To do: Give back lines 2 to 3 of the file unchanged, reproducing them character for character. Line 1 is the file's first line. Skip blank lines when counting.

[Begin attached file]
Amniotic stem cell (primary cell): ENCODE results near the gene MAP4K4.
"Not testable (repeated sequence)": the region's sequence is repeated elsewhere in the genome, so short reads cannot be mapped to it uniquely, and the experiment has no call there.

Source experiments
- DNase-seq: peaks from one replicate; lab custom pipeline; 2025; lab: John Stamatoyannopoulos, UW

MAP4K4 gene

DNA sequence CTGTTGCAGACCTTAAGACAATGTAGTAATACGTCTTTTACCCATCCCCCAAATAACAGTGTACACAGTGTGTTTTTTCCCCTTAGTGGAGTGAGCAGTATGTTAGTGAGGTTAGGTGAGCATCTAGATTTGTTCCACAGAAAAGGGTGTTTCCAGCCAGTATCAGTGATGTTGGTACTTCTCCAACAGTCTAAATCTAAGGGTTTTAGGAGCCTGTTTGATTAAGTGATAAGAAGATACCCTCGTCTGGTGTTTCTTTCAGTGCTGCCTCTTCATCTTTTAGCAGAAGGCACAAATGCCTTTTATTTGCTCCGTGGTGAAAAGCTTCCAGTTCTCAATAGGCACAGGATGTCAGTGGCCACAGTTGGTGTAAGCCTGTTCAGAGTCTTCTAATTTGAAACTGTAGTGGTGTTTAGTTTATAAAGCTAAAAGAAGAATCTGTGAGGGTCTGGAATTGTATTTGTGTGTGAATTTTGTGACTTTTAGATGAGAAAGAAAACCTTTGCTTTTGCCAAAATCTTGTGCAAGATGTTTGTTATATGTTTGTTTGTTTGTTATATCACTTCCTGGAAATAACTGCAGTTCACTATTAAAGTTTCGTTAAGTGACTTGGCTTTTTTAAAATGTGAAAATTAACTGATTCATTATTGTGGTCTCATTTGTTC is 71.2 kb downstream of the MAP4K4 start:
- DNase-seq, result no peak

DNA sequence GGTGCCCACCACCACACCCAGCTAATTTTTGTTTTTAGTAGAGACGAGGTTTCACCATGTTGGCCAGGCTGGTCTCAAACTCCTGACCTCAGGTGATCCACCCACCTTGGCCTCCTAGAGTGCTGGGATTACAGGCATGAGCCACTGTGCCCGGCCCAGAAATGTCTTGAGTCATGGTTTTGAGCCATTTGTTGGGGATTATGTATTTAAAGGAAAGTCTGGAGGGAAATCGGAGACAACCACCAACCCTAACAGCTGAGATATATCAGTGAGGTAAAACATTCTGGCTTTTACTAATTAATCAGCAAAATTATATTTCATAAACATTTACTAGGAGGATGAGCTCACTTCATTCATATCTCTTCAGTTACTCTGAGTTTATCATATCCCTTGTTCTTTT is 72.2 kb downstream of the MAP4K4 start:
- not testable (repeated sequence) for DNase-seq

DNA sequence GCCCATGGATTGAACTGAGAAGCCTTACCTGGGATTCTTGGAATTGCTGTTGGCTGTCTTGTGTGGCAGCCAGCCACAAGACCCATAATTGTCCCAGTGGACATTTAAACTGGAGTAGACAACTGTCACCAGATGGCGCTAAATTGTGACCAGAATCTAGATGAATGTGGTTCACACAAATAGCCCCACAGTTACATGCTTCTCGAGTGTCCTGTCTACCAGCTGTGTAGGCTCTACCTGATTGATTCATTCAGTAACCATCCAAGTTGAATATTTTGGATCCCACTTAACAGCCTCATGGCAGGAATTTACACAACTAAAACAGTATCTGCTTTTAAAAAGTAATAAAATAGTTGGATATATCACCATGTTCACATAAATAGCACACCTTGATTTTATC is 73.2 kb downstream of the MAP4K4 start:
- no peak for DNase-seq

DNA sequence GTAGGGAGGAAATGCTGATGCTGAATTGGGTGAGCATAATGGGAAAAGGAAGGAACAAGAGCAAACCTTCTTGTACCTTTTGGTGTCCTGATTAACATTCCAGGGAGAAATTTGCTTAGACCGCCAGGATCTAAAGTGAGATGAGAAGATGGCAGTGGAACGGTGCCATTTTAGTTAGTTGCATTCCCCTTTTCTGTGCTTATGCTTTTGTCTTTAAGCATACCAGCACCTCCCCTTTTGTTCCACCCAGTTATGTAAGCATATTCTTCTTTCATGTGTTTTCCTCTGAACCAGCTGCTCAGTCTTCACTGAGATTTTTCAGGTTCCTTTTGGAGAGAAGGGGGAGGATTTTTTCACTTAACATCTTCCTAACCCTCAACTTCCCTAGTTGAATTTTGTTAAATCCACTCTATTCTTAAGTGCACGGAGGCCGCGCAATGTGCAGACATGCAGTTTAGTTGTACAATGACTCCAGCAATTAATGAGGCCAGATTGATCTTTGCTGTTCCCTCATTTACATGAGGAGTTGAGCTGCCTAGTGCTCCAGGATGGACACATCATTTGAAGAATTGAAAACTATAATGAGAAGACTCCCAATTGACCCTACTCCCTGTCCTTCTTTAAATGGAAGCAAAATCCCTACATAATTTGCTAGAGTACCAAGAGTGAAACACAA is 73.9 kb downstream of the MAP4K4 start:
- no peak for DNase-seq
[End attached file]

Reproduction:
"Not testable (repeated sequence)": the region's sequence is repeated elsewhere in the genome, so short reads cannot be mapped to it uniquely, and the experiment has no call there.

Source experiments